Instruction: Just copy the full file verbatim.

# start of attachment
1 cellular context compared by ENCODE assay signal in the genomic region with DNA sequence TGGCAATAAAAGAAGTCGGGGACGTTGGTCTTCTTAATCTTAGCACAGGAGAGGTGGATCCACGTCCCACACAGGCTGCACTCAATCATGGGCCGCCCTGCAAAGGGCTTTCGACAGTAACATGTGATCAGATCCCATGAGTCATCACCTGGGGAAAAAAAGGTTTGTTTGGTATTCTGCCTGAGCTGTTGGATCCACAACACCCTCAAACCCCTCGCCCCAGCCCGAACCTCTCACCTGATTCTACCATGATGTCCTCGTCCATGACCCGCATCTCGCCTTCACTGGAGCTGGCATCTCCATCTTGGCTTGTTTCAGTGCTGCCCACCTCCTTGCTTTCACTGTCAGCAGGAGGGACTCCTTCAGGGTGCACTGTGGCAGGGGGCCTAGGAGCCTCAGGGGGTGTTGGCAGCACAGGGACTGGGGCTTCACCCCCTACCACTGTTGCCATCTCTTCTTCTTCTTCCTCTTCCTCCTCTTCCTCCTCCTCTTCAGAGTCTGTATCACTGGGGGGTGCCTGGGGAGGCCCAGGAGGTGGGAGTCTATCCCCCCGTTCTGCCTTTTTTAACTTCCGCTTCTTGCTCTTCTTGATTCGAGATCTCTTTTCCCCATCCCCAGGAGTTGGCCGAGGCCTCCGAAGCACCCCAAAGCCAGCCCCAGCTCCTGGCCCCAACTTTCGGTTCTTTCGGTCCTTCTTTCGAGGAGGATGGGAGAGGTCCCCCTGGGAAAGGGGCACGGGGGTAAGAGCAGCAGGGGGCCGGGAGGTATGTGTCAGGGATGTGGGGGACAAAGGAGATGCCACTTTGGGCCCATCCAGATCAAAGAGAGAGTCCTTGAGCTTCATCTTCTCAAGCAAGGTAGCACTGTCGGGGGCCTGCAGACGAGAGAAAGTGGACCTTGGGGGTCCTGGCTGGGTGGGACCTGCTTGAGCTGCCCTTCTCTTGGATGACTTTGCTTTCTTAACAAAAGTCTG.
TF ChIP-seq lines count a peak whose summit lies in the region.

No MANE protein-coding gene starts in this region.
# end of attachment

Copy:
1 cellular context compared by ENCODE assay signal in the genomic region with DNA sequence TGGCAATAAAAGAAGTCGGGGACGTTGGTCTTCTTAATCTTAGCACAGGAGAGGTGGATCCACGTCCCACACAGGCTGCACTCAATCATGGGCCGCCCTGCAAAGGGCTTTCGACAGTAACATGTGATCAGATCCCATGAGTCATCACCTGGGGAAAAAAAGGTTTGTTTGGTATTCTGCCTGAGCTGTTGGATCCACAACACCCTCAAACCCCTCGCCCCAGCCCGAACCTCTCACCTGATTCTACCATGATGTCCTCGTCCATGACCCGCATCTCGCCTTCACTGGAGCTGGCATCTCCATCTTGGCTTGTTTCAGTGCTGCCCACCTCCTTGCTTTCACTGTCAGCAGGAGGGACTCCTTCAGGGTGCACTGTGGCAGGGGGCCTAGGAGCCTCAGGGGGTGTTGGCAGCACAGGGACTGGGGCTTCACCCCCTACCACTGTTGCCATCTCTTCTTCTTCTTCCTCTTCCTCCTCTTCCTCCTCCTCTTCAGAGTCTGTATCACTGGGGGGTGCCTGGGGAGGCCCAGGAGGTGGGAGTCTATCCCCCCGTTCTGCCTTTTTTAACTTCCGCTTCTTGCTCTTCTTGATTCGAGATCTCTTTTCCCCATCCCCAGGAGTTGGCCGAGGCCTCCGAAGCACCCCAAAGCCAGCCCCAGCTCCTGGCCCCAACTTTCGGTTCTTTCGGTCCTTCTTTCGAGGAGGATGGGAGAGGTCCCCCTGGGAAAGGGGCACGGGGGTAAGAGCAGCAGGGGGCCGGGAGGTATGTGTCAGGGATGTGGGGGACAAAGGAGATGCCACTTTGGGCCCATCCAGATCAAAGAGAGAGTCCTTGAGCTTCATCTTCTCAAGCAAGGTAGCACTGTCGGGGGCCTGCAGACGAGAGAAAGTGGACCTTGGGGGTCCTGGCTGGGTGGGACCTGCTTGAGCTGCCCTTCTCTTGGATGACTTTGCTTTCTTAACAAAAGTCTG.
TF ChIP-seq lines count a peak whose summit lies in the region.

No MANE protein-coding gene starts in this region.